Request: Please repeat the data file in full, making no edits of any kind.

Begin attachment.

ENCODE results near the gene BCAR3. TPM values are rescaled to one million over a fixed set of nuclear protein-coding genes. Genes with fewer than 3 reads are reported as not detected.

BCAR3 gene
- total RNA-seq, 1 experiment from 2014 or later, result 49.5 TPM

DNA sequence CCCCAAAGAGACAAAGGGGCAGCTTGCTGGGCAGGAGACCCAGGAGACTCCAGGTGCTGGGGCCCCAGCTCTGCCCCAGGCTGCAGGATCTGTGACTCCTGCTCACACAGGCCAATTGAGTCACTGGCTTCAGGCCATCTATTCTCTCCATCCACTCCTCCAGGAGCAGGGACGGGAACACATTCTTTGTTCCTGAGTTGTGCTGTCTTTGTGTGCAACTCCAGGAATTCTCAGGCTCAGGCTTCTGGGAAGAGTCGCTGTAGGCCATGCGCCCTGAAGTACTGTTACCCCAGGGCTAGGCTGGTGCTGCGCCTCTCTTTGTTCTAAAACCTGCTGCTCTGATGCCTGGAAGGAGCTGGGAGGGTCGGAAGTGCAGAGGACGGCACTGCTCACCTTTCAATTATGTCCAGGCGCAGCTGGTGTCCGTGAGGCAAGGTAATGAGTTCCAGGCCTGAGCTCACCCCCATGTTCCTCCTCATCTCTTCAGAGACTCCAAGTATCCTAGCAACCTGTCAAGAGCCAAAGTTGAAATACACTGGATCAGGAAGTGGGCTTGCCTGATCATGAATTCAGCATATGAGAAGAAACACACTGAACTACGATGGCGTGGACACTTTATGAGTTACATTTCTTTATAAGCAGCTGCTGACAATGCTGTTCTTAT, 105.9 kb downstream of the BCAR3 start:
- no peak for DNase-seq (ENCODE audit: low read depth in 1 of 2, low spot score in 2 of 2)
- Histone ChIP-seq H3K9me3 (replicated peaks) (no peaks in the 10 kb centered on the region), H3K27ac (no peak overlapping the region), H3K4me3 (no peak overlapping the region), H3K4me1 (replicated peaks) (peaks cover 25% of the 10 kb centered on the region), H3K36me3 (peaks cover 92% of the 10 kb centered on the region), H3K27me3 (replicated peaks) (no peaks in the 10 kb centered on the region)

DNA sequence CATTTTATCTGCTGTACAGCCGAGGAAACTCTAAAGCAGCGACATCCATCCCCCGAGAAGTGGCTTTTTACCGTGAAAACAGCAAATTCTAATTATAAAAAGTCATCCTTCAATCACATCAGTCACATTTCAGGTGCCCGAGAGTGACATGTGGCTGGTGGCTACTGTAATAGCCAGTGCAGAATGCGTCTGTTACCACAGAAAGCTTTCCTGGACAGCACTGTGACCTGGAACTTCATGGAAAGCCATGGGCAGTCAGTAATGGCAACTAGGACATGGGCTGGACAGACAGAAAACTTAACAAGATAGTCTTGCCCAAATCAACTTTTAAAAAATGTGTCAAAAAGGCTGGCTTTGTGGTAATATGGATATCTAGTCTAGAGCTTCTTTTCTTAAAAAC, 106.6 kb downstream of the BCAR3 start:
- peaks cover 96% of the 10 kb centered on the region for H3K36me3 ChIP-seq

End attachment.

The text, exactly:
ENCODE results near the gene BCAR3. TPM values are rescaled to one million over a fixed set of nuclear protein-coding genes. Genes with fewer than 3 reads are reported as not detected.

BCAR3 gene
- total RNA-seq, 1 experiment from 2014 or later, result 49.5 TPM

DNA sequence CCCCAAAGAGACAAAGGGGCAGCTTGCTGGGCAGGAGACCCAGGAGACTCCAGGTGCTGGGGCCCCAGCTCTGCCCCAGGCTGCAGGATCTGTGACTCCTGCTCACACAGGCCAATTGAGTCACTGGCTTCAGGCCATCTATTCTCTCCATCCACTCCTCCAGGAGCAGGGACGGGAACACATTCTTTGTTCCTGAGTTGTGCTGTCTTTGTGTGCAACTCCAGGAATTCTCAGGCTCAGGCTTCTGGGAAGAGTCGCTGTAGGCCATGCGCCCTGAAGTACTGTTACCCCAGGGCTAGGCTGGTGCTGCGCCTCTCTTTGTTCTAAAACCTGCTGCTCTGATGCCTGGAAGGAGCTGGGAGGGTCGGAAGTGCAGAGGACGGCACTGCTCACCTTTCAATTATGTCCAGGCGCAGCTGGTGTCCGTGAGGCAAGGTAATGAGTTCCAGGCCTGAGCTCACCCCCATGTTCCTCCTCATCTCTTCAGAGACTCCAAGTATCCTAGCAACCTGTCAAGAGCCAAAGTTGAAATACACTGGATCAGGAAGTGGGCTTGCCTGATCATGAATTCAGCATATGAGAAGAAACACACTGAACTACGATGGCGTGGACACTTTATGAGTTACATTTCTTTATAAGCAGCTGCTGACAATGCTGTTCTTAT, 105.9 kb downstream of the BCAR3 start:
- no peak for DNase-seq (ENCODE audit: low read depth in 1 of 2, low spot score in 2 of 2)
- Histone ChIP-seq H3K9me3 (replicated peaks) (no peaks in the 10 kb centered on the region), H3K27ac (no peak overlapping the region), H3K4me3 (no peak overlapping the region), H3K4me1 (replicated peaks) (peaks cover 25% of the 10 kb centered on the region), H3K36me3 (peaks cover 92% of the 10 kb centered on the region), H3K27me3 (replicated peaks) (no peaks in the 10 kb centered on the region)

DNA sequence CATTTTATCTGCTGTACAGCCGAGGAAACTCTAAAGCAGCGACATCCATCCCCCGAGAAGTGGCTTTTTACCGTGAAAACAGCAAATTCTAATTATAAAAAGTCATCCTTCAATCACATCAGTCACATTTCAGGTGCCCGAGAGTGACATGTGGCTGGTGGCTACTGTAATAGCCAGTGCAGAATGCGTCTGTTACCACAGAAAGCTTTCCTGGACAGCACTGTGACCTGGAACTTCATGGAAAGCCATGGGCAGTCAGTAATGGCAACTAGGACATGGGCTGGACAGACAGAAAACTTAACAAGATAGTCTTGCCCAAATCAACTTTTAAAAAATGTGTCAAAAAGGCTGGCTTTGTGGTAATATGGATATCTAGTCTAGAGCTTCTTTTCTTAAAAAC, 106.6 kb downstream of the BCAR3 start:
- peaks cover 96% of the 10 kb centered on the region for H3K36me3 ChIP-seq